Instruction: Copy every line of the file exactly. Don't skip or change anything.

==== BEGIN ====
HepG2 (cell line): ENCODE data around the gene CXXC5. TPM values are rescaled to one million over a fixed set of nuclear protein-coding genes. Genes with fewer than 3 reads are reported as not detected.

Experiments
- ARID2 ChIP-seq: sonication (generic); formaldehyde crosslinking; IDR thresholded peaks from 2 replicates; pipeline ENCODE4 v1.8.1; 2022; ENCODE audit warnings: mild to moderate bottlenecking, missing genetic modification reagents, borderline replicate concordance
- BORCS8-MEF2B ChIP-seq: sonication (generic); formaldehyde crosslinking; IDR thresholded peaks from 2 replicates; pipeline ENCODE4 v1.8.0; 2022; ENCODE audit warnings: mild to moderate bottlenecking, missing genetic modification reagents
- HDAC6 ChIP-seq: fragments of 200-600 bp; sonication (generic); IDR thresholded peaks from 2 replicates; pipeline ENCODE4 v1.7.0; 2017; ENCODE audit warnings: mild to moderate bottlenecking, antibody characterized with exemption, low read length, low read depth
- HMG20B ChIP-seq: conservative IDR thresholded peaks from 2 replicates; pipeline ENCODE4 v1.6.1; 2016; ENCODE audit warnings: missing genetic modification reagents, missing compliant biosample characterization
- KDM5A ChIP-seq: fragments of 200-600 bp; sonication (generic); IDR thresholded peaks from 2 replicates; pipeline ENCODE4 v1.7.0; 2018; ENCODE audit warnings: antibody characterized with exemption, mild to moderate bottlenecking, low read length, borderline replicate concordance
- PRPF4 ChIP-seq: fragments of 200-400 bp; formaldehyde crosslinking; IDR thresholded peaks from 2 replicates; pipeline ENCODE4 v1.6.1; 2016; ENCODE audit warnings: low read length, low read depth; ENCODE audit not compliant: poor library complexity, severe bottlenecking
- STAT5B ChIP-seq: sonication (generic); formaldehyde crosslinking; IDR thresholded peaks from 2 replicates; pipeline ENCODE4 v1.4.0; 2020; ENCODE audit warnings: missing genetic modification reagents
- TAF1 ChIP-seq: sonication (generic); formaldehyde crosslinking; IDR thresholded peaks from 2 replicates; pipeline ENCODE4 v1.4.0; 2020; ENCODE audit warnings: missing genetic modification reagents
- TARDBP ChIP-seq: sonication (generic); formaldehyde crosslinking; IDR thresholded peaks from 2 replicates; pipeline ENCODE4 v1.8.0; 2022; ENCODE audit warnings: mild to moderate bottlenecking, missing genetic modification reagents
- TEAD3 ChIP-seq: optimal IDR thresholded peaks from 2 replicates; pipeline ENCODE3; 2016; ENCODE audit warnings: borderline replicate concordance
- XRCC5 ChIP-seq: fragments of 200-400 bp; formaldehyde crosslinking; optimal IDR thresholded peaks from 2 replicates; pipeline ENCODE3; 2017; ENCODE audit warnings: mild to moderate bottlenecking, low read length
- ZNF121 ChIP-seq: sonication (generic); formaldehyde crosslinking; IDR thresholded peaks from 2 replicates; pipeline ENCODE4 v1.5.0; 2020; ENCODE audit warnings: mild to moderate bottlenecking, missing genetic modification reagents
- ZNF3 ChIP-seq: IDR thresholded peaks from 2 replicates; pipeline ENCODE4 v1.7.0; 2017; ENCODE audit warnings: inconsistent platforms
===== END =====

HepG2 (cell line): ENCODE data around the gene CXXC5. TPM values are rescaled to one million over a fixed set of nuclear protein-coding genes. Genes with fewer than 3 reads are reported as not detected.

Experiments
- ARID2 ChIP-seq: sonication (generic); formaldehyde crosslinking; IDR thresholded peaks from 2 replicates; pipeline ENCODE4 v1.8.1; 2022; ENCODE audit warnings: mild to moderate bottlenecking, missing genetic modification reagents, borderline replicate concordance
- BORCS8-MEF2B ChIP-seq: sonication (generic); formaldehyde crosslinking; IDR thresholded peaks from 2 replicates; pipeline ENCODE4 v1.8.0; 2022; ENCODE audit warnings: mild to moderate bottlenecking, missing genetic modification reagents
- HDAC6 ChIP-seq: fragments of 200-600 bp; sonication (generic); IDR thresholded peaks from 2 replicates; pipeline ENCODE4 v1.7.0; 2017; ENCODE audit warnings: mild to moderate bottlenecking, antibody characterized with exemption, low read length, low read depth
- HMG20B ChIP-seq: conservative IDR thresholded peaks from 2 replicates; pipeline ENCODE4 v1.6.1; 2016; ENCODE audit warnings: missing genetic modification reagents, missing compliant biosample characterization
- KDM5A ChIP-seq: fragments of 200-600 bp; sonication (generic); IDR thresholded peaks from 2 replicates; pipeline ENCODE4 v1.7.0; 2018; ENCODE audit warnings: antibody characterized with exemption, mild to moderate bottlenecking, low read length, borderline replicate concordance
- PRPF4 ChIP-seq: fragments of 200-400 bp; formaldehyde crosslinking; IDR thresholded peaks from 2 replicates; pipeline ENCODE4 v1.6.1; 2016; ENCODE audit warnings: low read length, low read depth; ENCODE audit not compliant: poor library complexity, severe bottlenecking
- STAT5B ChIP-seq: sonication (generic); formaldehyde crosslinking; IDR thresholded peaks from 2 replicates; pipeline ENCODE4 v1.4.0; 2020; ENCODE audit warnings: missing genetic modification reagents
- TAF1 ChIP-seq: sonication (generic); formaldehyde crosslinking; IDR thresholded peaks from 2 replicates; pipeline ENCODE4 v1.4.0; 2020; ENCODE audit warnings: missing genetic modification reagents
- TARDBP ChIP-seq: sonication (generic); formaldehyde crosslinking; IDR thresholded peaks from 2 replicates; pipeline ENCODE4 v1.8.0; 2022; ENCODE audit warnings: mild to moderate bottlenecking, missing genetic modification reagents
- TEAD3 ChIP-seq: optimal IDR thresholded peaks from 2 replicates; pipeline ENCODE3; 2016; ENCODE audit warnings: borderline replicate concordance
- XRCC5 ChIP-seq: fragments of 200-400 bp; formaldehyde crosslinking; optimal IDR thresholded peaks from 2 replicates; pipeline ENCODE3; 2017; ENCODE audit warnings: mild to moderate bottlenecking, low read length
- ZNF121 ChIP-seq: sonication (generic); formaldehyde crosslinking; IDR thresholded peaks from 2 replicates; pipeline ENCODE4 v1.5.0; 2020; ENCODE audit warnings: mild to moderate bottlenecking, missing genetic modification reagents
- ZNF3 ChIP-seq: IDR thresholded peaks from 2 replicates; pipeline ENCODE4 v1.7.0; 2017; ENCODE audit warnings: inconsistent platforms